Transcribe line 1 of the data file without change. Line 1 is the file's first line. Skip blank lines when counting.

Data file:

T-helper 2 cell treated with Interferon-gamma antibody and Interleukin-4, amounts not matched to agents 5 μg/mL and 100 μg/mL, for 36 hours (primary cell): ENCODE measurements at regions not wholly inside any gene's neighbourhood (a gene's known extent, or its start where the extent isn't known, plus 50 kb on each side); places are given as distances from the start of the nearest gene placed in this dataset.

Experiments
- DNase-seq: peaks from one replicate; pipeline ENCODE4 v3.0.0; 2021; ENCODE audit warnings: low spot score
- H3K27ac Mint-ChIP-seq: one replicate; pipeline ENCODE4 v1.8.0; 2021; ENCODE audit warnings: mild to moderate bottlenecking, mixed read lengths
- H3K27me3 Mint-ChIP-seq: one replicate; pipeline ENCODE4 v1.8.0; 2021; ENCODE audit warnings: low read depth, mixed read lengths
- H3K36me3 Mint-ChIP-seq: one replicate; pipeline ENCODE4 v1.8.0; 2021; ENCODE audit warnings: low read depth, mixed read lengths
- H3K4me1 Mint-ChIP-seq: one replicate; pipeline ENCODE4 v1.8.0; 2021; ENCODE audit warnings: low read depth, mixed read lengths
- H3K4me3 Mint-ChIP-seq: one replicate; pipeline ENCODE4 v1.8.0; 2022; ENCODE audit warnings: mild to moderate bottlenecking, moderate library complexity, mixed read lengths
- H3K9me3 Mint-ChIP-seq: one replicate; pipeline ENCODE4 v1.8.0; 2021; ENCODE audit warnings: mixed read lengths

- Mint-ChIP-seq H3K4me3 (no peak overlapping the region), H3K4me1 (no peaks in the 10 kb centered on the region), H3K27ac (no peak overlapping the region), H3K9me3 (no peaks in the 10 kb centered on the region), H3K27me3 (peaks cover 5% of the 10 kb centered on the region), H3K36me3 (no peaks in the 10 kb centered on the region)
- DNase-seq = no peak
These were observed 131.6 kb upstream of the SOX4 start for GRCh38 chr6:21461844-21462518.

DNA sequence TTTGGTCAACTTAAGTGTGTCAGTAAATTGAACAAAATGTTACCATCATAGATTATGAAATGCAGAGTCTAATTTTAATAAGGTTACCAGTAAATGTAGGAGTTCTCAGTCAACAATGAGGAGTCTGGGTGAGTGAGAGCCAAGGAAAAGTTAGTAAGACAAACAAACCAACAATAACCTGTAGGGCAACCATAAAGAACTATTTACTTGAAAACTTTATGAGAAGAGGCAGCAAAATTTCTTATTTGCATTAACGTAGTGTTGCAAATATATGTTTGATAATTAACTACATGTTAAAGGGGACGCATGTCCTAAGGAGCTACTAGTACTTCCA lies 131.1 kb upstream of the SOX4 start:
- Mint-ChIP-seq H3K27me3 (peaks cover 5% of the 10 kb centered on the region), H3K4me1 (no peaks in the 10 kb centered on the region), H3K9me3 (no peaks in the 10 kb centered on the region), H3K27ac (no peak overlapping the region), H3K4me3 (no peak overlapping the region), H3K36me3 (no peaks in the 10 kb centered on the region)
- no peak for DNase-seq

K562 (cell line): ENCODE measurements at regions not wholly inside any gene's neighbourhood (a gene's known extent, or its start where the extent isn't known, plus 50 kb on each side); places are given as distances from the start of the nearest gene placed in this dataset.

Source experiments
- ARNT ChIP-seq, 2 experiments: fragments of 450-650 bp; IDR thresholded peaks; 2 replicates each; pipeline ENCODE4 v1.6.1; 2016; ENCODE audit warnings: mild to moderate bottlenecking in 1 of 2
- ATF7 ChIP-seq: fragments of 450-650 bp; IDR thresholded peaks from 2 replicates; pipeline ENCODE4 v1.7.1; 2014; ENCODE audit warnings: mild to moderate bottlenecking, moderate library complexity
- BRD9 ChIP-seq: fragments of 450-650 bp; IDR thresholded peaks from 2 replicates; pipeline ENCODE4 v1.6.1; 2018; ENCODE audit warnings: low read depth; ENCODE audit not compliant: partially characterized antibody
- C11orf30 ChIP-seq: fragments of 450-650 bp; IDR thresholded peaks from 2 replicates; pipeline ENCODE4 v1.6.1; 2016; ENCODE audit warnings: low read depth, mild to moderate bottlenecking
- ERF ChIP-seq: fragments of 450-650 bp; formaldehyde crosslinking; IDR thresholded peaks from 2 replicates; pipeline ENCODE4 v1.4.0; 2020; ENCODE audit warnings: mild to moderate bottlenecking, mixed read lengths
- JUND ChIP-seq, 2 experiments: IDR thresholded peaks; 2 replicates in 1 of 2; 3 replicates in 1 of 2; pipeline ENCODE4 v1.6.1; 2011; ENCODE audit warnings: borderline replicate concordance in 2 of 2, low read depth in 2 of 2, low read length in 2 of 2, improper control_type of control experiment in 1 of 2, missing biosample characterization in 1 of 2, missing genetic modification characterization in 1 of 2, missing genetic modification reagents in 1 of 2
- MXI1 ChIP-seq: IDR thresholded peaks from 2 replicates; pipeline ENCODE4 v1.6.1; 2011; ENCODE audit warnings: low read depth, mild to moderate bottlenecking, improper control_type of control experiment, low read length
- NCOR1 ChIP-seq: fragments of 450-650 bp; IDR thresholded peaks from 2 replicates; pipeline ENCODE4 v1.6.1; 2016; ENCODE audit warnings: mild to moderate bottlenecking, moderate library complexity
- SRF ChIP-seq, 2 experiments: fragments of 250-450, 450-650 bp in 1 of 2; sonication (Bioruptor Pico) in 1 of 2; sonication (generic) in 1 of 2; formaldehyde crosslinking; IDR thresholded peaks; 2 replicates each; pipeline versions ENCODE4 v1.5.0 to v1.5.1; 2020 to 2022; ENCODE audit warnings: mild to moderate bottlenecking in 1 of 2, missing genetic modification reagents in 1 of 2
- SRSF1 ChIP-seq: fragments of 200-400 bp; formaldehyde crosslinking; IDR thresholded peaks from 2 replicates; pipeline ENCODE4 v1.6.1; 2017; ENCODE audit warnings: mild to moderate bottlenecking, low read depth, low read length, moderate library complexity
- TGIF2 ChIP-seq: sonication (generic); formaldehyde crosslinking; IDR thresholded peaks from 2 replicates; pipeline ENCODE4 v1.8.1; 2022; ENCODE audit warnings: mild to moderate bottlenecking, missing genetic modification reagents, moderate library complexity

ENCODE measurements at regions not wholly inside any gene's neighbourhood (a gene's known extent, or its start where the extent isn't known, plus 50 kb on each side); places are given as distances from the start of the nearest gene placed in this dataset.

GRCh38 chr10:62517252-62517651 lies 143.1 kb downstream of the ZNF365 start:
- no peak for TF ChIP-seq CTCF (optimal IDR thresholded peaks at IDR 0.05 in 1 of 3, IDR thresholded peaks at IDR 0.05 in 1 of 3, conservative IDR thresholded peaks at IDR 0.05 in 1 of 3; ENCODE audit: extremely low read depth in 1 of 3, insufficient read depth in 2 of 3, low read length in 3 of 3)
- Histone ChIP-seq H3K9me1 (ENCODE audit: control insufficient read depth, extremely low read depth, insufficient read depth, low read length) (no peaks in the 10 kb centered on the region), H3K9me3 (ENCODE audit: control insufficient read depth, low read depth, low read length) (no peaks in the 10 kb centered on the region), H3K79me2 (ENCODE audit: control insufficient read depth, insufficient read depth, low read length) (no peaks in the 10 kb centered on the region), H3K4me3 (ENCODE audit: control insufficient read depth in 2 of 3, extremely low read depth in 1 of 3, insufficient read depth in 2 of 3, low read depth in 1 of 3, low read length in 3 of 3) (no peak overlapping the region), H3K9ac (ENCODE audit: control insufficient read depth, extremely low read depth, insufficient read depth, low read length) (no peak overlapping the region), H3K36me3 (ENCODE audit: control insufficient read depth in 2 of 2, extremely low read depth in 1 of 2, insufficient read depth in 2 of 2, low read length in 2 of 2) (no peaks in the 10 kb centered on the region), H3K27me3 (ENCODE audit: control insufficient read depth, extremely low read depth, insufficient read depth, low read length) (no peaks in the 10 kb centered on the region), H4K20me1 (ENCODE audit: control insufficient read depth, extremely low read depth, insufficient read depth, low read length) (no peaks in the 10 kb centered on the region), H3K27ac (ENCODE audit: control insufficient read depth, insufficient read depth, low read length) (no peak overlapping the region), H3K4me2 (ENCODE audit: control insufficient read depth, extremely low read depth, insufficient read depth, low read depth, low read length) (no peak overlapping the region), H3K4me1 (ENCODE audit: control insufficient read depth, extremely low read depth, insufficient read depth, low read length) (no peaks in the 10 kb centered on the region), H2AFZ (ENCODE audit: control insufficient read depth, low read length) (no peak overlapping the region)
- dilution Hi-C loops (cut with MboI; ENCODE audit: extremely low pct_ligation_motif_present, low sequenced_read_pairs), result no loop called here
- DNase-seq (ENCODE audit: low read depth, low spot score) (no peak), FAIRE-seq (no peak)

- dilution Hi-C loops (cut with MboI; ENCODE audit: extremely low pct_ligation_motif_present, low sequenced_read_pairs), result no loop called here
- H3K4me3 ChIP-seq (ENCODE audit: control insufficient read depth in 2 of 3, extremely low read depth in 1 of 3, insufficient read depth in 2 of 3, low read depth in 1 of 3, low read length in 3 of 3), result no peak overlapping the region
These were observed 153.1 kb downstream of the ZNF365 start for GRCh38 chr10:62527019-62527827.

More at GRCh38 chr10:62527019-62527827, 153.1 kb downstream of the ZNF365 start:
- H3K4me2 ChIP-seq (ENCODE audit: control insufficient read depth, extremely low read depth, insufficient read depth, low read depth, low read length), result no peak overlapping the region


T-helper 2 cell treated with Interferon-gamma antibody and Interleukin-4, amounts not matched to agents 5 μg/mL and 100 μg/mL, for 36 hours (primary cell): ENCODE measurements at regions not wholly inside any gene's neighbourhood (a gene's known extent, or its start where the extent isn't known, plus 50 kb on each side); places are given as distances from the start of the nearest gene placed in this dataset.